The following article is from Farmers Guardian. The article can be found here
Wales to push ahead with badger cull
20 September 2010 By Alistair Driver
THE Welsh assembly Government is to push ahead with plans for a badger cull, Welsh Rural Affairs Minister, Elin Jones has announced.
She is publishing a new draft Order that will pave the way for a cull over five years in west Wales. The new Order has been drafted to overcome the flaws that saw the original Tuberculosis Eradication (Wales) Order 2009, which would have permitted culling to begin this summer, thrown out in July after the Court of Appeal ruled it was unlawful.
While the original Order applied to the whole of Wales, the new draft order is specific to the proposed Intensive Action Area, covering north Pembrokeshire and including areas of Ceredigion and Carmarthenshire. This part of Wales has one of the highest bovine TB rates in Europe.
WAG has also increased its estimate of the likely benefits of a cull. It said it expected to have reduced bovine TB in cattle in the area by approximately 22 per cent, preventing an estimated 83 confirmed herd breakdowns that would otherwise have occurred.
It stressed that was a ‘conservative estimate’. The additional surveillance and controls on cattle that the Assembly Government has already put in place in the Intensive Action Area are designed to generate further reductions, Ms Jones said.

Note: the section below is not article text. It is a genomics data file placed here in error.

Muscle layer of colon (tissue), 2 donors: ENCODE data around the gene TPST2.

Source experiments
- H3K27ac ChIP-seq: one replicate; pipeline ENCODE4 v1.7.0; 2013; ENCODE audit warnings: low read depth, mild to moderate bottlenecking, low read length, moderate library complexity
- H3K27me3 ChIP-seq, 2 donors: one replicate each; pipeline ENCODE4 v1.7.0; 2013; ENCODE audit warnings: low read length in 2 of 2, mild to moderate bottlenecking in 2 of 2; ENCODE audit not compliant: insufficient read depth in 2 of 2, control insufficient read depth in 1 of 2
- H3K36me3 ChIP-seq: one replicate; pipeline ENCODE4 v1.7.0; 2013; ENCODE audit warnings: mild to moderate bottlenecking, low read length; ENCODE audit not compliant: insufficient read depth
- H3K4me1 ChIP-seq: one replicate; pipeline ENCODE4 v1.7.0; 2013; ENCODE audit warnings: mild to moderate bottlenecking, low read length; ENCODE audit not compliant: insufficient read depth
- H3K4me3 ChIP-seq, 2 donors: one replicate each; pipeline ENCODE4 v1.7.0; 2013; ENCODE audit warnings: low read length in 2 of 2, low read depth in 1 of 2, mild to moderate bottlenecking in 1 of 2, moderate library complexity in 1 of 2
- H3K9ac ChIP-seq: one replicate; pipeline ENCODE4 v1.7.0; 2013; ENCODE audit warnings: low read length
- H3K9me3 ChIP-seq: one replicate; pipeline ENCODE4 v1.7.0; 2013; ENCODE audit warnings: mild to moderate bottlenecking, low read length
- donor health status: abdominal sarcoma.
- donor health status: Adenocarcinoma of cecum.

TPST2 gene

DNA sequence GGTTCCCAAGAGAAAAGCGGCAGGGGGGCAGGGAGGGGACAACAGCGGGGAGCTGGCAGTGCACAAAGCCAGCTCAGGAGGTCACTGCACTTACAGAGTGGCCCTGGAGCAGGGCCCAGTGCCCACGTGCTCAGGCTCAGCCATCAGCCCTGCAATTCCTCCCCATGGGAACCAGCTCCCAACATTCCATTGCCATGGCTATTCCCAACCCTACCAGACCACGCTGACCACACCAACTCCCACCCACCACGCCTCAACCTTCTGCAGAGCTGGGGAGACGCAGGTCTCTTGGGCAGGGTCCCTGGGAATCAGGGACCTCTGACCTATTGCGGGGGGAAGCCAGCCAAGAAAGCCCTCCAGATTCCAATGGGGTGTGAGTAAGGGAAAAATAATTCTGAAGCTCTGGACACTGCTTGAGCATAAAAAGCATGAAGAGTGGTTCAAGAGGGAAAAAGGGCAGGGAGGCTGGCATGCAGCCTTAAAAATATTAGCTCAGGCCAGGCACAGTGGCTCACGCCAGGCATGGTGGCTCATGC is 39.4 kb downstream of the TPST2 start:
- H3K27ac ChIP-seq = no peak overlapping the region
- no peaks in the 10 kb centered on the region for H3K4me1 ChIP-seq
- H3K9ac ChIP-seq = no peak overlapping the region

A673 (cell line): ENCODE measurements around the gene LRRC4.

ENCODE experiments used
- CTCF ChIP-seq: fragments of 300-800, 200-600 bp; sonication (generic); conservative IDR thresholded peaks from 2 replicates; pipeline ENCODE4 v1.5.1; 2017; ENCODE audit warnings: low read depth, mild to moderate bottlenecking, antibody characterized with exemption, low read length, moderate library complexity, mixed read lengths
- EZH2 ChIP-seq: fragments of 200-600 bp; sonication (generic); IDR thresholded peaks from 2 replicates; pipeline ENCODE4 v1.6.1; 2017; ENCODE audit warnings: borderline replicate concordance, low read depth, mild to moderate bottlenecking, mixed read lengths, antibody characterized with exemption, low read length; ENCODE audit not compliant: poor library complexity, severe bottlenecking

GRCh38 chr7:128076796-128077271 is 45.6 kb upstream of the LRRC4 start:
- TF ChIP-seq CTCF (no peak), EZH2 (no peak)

There are 321 cattle farms in the Intensive Action Area and nearly 70 per cent of them have been affected by bovine TB in the past seven years. Under the proposals, there would be an annual cull of badgers over a five year period.
The Assembly Government’s ‘comprehensive package’ also includes enhanced cattle surveillance and controls, as well as improved biosecurity on farms.
Announcing the development on a farm: Rural Affairs Minister, Elin Jones said: “I remain committed to tackling the bovine TB crisis in Wales. It is a situation that I cannot and will not allow to continue.
“I will state again that the cost of this disease in the last ten years, when nearly 100,000 cattle have been slaughtered in Wales, is more than £120 million. This is tax payer’s money the Assembly Government has paid out to farmers in compensation.
“Most experts agree that badgers play an important role in the transmission of bovine TB and that we will not eradicate TB if we do not tackle the disease in both wildlife and cattle.”
She added that the evidence shows, through a number of trials that reducing the numbers of badgers in TB endemic areas can reduce TB in cattle.
Ms Jones said: “Our critics claim that vaccination of badgers is the answer. Vaccination of badgers has not yet been proved to reduce cattle TB and does not cure badgers that already have TB. It does not provide complete protection; rather it reduces the progress of the disease in a vaccinated badger, and the risk of onward spread of infection to other badgers and cattle. Vaccination cannot resolve this problem on its own.
“I am satisfied that in the Intensive Action Area there is no reasonably practicable or satisfactory alternative to culling badgers as a means of reducing TB in cattle. This is because it is the only proven method currently available to me.”
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